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Dictionary of Vexillology: M (Magen David - Metals)

Last modified: 2010-01-02 by phil nelson
Keywords: vexillological terms |
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The Shield or Star of David composed of two interlaced triangles forming a six pointed star, and symbolic of Judaism (see also ‘menorah’).

Israel - Naval ensign
Naval Ensign of Israel (fotw)

Please note that the Magen David is also known as the Seal of Solomon and as such may be represented with five points as it now appears on the flags of Ethiopia and Morocco (based on the Hebrew Encyclopaedia).

See ‘golden mean’.

See ‘postal flag’.

The most important mast in a ship or yacht, or the tallest mast in a sailing ship from which the masthead pennant or the command flag of a full admiral (or five star/Admiral of the Fleet) was formerly flown (see also ‘flag of command’, ‘fore’, ‘mast 2)’, ‘masthead’, ‘masthead pennant 1)’ and ‘mizzen’).

(v) To hoist that group of signal flags which identify a ship in a recognized code (see also ‘International Code of Signal Flags’, ‘private signal’ and ‘signal flag’).

See ‘colours 5)’.

The heraldic term for a cross resembling four arrowheads, with straight-sided arms, eight outward facing points and generally (but not exclusively), inner points which meet at the centre – but see ‘cross pattιe’ in ‘appendix VIII’ (also ‘cross 2)’).

Polzela, Slovenia Grand Master, Military Order of Malta Spanish Medical Services Lagow Poland armss Lagow Poland flag
From left: Medical Services, Spain (fotw); Flag of Polzela, Slovenia (fotw); Grand Master of the Military Order of Malta (fotw); Arms and Flag of Lagow, Poland (CS)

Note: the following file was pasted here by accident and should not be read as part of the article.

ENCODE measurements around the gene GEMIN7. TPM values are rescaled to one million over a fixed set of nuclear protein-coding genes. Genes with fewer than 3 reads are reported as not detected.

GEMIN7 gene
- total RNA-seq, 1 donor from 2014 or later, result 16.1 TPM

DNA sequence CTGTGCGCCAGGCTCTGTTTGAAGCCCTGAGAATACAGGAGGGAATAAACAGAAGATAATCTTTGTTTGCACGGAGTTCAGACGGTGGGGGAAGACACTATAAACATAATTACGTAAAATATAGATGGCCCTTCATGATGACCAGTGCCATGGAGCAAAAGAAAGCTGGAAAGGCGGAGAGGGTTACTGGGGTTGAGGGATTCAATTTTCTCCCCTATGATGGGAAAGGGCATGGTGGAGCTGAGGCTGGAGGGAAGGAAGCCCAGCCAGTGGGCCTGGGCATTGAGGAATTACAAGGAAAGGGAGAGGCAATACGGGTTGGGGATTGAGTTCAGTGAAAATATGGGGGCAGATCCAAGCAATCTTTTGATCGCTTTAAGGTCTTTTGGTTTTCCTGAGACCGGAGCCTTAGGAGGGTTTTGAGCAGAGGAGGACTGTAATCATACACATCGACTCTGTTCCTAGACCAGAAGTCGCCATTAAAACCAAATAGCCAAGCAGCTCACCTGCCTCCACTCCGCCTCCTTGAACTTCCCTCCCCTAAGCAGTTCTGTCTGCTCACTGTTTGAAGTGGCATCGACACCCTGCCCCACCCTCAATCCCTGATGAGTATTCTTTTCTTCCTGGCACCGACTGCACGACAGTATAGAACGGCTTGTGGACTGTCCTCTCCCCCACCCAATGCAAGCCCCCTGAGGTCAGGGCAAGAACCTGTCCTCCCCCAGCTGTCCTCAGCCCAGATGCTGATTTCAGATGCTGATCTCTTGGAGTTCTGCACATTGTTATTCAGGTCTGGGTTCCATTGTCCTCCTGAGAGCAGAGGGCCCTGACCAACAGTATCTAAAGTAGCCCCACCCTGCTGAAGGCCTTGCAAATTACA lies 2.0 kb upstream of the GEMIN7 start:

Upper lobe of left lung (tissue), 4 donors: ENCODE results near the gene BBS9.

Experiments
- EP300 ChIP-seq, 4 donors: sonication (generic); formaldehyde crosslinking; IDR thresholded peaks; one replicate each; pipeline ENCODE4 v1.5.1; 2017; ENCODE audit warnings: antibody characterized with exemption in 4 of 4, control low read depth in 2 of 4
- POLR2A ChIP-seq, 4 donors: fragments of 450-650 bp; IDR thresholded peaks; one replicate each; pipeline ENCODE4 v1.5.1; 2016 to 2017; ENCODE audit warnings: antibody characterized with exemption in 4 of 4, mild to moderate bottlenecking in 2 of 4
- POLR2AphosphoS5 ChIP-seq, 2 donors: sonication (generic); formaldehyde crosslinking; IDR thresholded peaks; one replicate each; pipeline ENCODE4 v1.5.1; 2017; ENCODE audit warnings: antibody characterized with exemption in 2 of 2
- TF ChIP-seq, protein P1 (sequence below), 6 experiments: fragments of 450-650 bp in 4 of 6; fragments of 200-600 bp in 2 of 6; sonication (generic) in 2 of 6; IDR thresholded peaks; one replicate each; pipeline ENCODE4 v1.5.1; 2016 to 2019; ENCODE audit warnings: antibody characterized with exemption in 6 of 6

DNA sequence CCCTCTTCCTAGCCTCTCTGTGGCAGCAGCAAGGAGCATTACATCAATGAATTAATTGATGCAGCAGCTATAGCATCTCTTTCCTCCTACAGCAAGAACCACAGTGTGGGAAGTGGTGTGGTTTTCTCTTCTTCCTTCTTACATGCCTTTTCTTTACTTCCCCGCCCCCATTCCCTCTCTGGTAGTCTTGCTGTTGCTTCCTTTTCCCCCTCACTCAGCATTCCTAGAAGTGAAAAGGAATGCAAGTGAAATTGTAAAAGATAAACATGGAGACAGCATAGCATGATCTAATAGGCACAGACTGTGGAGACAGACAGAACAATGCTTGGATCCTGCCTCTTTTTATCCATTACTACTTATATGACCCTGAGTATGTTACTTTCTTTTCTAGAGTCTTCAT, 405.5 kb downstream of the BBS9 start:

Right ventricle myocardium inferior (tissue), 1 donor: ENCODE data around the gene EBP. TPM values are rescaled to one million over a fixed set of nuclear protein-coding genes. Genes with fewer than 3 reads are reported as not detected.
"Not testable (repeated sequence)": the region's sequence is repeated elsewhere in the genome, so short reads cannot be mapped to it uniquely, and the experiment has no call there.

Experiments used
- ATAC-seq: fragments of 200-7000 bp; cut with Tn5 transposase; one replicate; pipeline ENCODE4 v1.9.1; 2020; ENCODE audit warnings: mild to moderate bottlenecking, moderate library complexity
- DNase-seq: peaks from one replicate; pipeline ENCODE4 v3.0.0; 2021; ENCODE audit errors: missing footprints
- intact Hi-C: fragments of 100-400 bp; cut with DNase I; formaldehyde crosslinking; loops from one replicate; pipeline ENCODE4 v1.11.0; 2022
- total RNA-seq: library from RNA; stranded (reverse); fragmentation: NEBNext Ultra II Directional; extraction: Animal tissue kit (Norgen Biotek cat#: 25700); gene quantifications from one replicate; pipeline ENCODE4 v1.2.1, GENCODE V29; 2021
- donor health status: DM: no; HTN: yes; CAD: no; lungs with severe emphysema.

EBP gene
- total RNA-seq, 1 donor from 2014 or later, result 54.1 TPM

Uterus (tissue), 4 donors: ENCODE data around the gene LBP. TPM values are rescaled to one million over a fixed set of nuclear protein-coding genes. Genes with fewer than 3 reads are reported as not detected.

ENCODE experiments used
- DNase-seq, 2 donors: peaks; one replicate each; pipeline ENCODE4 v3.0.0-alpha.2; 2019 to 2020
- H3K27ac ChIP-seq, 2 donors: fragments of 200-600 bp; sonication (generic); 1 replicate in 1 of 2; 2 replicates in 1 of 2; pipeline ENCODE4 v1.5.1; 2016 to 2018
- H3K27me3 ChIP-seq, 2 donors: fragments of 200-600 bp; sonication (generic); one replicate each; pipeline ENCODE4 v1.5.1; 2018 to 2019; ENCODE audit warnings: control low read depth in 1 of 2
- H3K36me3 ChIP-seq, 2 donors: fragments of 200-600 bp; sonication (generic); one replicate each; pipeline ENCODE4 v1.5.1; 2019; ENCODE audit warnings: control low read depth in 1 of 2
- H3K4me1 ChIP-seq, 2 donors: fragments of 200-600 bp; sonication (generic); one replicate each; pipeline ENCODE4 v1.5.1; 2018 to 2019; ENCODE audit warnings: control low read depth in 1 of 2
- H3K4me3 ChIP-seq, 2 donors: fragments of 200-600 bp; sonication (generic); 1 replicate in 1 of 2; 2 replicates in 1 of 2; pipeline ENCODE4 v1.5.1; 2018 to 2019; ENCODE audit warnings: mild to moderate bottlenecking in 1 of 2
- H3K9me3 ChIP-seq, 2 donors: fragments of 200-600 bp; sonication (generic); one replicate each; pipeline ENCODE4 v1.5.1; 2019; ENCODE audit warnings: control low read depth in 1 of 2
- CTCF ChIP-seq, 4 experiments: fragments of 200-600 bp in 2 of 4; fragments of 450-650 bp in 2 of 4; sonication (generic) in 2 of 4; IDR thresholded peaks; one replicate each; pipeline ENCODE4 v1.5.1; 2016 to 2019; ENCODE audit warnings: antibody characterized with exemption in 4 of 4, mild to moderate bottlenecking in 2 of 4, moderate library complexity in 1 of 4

A heraldic term for a cloak or robe behind the shield, and which can enclose a full set of armorial bearings (see also ‘Appendix IV’ and ‘armorial bearings’).

Please note that when used on the arms of a ruling prince or sovereign a mantle becomes a pavilion (see ‘pavilion’), however, mantles may still be seen in the parliamentary and state robes worn by British peers (which are graded according to rank).

A heraldic term for the decoration resembling drapery in a coat of arms, and attached to the helmet by a torse (see also ‘Appendix IV’, ‘armorial bearings’, ‘coat of arms’ and, ‘helm’ – for information on torse see ‘wreath 2)’).

In US military usage and some others, a pennant used to mark the turning points or limits of a parade ground (see also ‘pennant 2)’).

See the note after ‘International Code of Signal Flags’.

The heraldic term for a lozenge from which the centre has been removed thus leaving an outline only - a voided lozenge or lozenge-voided – see ‘lozenge’ (also ‘voided’).

example Landivisiau, France
Example: Flag of Landivisiau, France (fotw)

A heraldic term used to describe the lines formed by masonry blocks in a building.

Castile and Leon Romont, Switzerland Oberkirch, Switzerland
Flag of Castile and Leon, Spain (fotw); Flag of Romont, Switzerland (fotw); Flag of Oberkirch, Switzerland (fotw)

1) Any vertical projection from a vessel upon which sails and/or flags can be hoisted (see also ‘fore’, ‘mizzen’ and ‘stumpmast’).
2) See ‘flag pole’ (also ‘pole mast’, ‘sailor’s mast’ and ‘stayed mast’).

The highest point below the truck of any mast afloat or ashore (see also ‘mast’ and ‘truck’).

(adv) When a flag is flown at the truck of a mast or at a point below the truck, it is said to fly 'at the masthead'

1) Generically, any flag hoisted at the masthead of a vessel (see also ‘mast’ and ‘masthead’).
2) Specifically, the national flags hoisted at the masthead of all masts when a ship is dressed overall, usually the national flag of the nation being honoured (see also ‘dress ship’).